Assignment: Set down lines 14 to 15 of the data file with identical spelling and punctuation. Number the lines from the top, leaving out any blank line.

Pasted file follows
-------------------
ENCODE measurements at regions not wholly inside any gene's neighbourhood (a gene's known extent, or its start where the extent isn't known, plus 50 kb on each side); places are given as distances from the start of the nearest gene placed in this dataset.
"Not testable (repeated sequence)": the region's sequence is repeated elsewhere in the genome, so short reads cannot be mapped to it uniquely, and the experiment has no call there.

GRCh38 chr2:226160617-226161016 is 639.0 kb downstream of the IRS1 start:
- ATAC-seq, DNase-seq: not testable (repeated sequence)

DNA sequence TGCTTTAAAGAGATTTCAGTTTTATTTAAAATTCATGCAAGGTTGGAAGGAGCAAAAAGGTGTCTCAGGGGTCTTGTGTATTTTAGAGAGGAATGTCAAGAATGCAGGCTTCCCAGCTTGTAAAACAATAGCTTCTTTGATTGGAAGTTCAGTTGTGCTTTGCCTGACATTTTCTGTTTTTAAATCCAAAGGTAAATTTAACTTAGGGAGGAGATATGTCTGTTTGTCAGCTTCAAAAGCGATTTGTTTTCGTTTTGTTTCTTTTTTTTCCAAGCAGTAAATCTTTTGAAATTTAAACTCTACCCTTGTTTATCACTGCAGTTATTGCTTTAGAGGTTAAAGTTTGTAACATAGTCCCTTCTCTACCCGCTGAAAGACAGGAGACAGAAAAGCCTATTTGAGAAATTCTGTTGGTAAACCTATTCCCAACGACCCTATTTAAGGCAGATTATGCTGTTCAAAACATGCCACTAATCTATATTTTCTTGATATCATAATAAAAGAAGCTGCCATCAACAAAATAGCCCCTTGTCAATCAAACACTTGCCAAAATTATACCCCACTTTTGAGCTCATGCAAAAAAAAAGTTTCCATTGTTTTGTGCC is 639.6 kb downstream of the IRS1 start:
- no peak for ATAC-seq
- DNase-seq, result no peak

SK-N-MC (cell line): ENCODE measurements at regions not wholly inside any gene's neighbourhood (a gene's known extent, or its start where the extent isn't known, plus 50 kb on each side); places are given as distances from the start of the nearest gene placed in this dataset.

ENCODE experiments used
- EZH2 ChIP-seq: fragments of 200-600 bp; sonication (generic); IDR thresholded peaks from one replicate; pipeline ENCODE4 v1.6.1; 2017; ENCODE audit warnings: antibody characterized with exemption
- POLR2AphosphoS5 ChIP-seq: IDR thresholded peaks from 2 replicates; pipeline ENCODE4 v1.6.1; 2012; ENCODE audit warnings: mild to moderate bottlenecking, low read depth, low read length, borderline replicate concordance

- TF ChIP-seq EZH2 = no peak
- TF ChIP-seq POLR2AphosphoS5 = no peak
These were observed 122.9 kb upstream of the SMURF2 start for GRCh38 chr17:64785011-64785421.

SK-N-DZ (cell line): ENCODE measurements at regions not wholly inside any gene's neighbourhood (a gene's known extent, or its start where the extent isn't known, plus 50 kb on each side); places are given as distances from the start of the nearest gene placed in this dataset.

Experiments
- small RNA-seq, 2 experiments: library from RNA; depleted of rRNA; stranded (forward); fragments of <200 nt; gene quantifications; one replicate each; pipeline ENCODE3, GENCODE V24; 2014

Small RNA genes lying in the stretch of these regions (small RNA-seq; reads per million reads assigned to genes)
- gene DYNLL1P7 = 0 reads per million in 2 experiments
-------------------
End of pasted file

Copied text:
These were observed 122.9 kb upstream of the SMURF2 start for GRCh38 chr17:64785011-64785421.

SK-N-DZ (cell line): ENCODE measurements at regions not wholly inside any gene's neighbourhood (a gene's known extent, or its start where the extent isn't known, plus 50 kb on each side); places are given as distances from the start of the nearest gene placed in this dataset.